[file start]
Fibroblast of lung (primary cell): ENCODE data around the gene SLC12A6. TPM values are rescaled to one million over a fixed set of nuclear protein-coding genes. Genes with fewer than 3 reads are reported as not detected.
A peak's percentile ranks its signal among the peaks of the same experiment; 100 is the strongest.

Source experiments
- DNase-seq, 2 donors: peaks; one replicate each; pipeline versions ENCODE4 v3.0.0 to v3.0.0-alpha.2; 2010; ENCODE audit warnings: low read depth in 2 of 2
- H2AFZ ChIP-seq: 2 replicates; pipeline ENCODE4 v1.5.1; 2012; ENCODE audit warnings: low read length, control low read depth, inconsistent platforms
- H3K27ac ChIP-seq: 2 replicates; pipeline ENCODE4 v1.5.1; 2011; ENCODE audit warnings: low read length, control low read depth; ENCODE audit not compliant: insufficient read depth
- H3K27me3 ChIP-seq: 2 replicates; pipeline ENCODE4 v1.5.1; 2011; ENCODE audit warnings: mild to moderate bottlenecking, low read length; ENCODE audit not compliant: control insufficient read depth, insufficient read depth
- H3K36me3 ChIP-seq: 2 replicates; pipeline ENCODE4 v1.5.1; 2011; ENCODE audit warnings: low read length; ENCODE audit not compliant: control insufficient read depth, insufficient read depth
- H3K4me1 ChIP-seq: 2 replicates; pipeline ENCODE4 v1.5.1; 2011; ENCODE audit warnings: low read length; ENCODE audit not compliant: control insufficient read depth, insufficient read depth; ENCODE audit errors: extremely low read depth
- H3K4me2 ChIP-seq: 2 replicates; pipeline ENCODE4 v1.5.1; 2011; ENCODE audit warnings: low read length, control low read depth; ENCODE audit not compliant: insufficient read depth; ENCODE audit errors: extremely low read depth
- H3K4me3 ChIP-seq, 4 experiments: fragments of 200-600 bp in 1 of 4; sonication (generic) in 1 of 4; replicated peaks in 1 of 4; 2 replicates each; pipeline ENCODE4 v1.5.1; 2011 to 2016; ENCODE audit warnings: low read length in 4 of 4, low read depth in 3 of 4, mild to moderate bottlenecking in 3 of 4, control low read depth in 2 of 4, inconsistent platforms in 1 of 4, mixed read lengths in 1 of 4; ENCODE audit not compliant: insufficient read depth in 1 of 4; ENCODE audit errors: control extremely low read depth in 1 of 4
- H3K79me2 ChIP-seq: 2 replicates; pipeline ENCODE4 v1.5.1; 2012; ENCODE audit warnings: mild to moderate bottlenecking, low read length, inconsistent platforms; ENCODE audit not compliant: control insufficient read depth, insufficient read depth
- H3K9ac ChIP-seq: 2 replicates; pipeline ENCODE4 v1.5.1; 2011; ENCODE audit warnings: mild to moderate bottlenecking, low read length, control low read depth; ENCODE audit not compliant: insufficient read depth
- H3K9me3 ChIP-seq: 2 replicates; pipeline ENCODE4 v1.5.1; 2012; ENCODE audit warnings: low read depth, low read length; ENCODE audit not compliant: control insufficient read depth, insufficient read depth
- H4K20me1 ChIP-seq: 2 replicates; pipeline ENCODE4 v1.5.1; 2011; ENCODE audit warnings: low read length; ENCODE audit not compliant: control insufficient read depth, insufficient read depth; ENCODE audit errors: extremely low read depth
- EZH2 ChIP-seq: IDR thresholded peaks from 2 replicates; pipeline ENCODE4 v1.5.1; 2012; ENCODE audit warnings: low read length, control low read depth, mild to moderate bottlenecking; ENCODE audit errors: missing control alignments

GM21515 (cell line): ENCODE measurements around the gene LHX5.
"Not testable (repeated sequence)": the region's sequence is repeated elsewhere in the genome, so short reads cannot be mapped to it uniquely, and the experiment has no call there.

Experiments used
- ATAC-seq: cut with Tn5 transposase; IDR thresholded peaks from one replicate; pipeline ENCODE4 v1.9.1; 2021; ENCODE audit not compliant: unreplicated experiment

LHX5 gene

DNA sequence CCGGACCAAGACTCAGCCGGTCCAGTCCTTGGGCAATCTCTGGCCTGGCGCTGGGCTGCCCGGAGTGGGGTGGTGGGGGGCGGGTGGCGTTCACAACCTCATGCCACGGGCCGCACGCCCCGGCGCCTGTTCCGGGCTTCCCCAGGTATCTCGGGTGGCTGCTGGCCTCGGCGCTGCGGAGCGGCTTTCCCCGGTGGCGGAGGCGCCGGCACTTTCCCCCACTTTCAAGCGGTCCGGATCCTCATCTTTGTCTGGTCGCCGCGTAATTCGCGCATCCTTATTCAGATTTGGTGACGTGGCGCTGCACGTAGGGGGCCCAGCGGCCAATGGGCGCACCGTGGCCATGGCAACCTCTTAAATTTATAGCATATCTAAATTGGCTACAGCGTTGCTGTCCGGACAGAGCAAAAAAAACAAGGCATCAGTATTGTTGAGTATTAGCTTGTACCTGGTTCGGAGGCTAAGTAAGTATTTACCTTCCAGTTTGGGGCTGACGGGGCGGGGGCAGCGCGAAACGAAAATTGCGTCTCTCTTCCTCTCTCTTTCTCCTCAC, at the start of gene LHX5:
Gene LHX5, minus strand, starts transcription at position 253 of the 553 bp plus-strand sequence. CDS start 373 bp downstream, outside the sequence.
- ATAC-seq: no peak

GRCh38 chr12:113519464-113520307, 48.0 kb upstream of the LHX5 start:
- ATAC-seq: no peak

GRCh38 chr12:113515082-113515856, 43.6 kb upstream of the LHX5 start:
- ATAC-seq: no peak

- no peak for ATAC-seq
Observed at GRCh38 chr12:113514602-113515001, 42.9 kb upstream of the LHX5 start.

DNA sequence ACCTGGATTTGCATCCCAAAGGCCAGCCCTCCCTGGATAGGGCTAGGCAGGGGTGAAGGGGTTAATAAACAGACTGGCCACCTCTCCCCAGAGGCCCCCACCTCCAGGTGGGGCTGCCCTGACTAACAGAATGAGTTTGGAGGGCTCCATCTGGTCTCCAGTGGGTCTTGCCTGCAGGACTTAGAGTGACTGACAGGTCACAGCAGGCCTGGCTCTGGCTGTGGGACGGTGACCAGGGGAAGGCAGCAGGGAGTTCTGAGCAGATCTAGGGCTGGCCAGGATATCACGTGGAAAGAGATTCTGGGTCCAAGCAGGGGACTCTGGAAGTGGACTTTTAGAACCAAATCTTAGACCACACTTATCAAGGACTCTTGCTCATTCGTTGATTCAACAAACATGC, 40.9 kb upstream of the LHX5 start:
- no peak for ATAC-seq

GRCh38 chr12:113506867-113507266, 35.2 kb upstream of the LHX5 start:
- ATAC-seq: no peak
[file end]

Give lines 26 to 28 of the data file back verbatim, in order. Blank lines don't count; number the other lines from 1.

- ATAC-seq: no peak

GRCh38 chr12:113515082-113515856, 43.6 kb upstream of the LHX5 start:
- ATAC-seq: no peak